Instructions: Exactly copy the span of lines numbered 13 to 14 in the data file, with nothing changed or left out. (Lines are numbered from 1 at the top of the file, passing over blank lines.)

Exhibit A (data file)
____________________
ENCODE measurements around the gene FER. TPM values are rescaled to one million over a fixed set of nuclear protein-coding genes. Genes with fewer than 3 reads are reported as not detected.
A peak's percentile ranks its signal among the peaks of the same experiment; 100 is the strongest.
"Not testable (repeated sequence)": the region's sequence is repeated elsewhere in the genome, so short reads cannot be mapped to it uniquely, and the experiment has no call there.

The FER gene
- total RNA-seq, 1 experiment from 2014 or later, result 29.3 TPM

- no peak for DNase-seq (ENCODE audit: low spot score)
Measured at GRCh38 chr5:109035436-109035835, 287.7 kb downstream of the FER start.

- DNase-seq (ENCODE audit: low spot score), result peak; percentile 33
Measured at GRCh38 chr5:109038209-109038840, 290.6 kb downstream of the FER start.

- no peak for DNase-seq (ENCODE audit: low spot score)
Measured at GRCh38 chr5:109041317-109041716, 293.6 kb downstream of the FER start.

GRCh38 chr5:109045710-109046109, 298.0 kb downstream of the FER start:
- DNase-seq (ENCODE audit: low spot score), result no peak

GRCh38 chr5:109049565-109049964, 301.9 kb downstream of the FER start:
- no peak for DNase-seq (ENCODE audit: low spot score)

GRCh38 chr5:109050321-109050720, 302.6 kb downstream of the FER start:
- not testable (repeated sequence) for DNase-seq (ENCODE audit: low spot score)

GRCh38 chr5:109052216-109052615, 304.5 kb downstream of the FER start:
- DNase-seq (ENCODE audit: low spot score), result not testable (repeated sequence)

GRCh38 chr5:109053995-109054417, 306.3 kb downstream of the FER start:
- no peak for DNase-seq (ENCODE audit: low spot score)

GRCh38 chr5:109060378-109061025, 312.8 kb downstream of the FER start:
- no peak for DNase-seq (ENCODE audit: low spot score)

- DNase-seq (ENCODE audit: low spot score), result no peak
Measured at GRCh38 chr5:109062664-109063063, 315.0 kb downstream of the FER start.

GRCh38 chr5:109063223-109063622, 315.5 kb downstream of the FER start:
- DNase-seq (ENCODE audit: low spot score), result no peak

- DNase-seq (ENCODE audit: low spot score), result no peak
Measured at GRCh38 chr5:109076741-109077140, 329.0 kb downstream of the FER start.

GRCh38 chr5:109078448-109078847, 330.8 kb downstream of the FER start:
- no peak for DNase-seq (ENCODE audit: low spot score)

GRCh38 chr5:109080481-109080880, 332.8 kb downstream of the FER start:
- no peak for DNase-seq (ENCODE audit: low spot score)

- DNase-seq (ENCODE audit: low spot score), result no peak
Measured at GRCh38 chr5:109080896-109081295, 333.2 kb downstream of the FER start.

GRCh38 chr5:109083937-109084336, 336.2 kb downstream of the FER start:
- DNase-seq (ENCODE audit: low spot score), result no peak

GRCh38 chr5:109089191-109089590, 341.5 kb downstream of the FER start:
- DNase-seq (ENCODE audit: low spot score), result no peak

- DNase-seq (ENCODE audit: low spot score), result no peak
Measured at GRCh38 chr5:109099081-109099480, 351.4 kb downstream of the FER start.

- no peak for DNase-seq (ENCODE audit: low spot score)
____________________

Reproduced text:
- DNase-seq (ENCODE audit: low spot score), result no peak

GRCh38 chr5:109049565-109049964, 301.9 kb downstream of the FER start: